When you come across news items about science it often seems like much of it has to do with stem cell research. Whether it’s a study looking for new options to fight conditions such as Alzheimer’s disease and diabetes, or research looking for ways to treat spinal injuries or heart attacks, stem cells have been central to recent scientific breakthroughs. Lately, they have become a hot topic in the study of hair follicle growth and hair loss. There have been recent studies that have helped us understand how stem cells affect hair loss and the possibility that they may one day help treat those who have thinning hair or are losing their hair. RHRLI would like you to understand these recent developments so you can understand the best ways to have a natural healthy looking head of hair with our latest FUE procedures.
What Are Stem Cells?
According to the National Institutes of Health, stem cells are cells with the ability to divide for indefinite periods in a controlled biological culture. They can create specialized cells. Because they have this ability to regenerate, researchers often find stem cells to be ideal for study and as a tool for treating diseases.
Stem Cells and Hair Loss
One recent study, published in the February 2016 issue of the journal Science, looked into the role stem cells play in the growth cycle of hair follicles. While scientists have long known that aging plays a part in causing long term hair loss, the researchers from Tokyo Medical and Dental University tried to find out why.
According to time.com, they discovered that while stem cells should theoretically continue to divide and make new follicle stem cells, eventually, they start to age. Wear and tear on the DNA of hair follicle stem cells causes chemical changes in the DNA. The wearing down of hair follicles can be caused by things like sun damage and exposure to chemicals, according to the researchers. They hope that understanding this will be the first step towards slowing or reversing hair loss.
Can Stem Cells Grow Hair?
A 2015 experiment might be the first step towards possibly using stem cells as a treatment for thinning hair. In a study done at the Sanford-Burnham Medical Research Institute in Orlando, researchers were able to use stem cells to grow hair on mice. According to the Huffington Post, the researchers were able to use human pluripotent stem cells, that have the ability to turn into almost any other cell in the body into dermal papilla cells, which are elevated bumpy skin cells.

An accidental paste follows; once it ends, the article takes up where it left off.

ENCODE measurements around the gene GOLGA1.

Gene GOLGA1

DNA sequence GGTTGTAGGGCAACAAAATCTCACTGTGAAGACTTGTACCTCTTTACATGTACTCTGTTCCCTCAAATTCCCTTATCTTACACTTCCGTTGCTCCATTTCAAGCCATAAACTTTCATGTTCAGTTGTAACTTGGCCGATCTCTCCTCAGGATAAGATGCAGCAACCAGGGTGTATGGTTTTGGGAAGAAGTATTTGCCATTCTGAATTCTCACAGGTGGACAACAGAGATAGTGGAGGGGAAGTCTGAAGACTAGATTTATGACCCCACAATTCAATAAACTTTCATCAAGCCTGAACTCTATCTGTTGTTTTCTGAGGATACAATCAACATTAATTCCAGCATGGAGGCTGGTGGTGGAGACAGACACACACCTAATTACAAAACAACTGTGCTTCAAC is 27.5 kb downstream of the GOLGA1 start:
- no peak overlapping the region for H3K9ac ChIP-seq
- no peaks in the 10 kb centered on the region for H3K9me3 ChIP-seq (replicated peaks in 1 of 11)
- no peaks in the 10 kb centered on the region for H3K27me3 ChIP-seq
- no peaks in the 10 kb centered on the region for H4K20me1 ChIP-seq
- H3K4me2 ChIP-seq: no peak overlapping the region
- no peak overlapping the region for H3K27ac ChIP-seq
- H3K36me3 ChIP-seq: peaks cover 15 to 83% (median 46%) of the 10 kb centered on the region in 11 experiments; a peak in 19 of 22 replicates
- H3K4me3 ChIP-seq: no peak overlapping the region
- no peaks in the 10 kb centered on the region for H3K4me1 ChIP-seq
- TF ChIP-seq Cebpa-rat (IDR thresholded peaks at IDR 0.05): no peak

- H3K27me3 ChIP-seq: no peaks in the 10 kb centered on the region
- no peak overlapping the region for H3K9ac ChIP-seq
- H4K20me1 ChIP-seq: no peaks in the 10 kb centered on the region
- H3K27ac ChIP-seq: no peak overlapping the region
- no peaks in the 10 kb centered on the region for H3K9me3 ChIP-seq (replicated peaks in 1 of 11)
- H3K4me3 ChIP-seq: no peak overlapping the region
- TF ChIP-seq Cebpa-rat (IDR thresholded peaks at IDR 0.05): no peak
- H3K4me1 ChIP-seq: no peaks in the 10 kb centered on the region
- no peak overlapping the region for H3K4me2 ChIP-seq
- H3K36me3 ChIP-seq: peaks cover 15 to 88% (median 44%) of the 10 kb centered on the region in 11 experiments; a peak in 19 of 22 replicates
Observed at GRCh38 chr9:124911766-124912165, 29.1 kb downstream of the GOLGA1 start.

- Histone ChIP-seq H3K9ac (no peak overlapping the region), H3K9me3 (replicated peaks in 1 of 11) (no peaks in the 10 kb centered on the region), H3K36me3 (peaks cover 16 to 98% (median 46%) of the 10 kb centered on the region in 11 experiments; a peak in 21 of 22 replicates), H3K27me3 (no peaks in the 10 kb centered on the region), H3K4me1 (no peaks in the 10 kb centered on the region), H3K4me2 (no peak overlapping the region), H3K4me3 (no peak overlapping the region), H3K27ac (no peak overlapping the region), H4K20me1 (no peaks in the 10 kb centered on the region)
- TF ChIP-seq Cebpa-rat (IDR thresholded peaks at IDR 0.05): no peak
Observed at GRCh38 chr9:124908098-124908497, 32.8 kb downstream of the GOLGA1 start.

While they grew on mice, the researchers aren’t sure if the dermal papilla cells can be transferred to humans. The scientists were hoping to find partners to take this next step. Dr. Nicole Rogers, a New Orleans dermatologist told the Huffington Post that the research does have the potential to change existing treatments, but also warns that there have been many “fits and starts.” She notes that it will be challenging to replicate these results in large-scale human trials.
RHRLI Is Your Choice for a Permanent Hair Loss Solution
Stem cell research holds the promise of bringing about future scientific breakthroughs, including possibly in the area of hair loss. But there is still more research that needs to be done. If you’re searching for a permanent solution to hair loss or thinning hair right now, RHRLI can help. We are the only hair treatment center on Long Island that uses the ARTAS® robotic hair restoration system. Unlike other hair transplant techniques such as strip surgery, which can be painful and leave longer recovery times, or hair transplant procedures that require doctors to use a hand-held device, the ARTAS® system uses state of the art robotic technology. It is a minimally invasive system that uses a robotic arm to identify healthy hairs and transfer them to areas where there is less hair growth. To get started, contact us today.
Please note that the author of this piece is not a doctor and the information in this material is not intended as medical advice. Please consult your doctor or medical professional for specific information regarding your individual situation.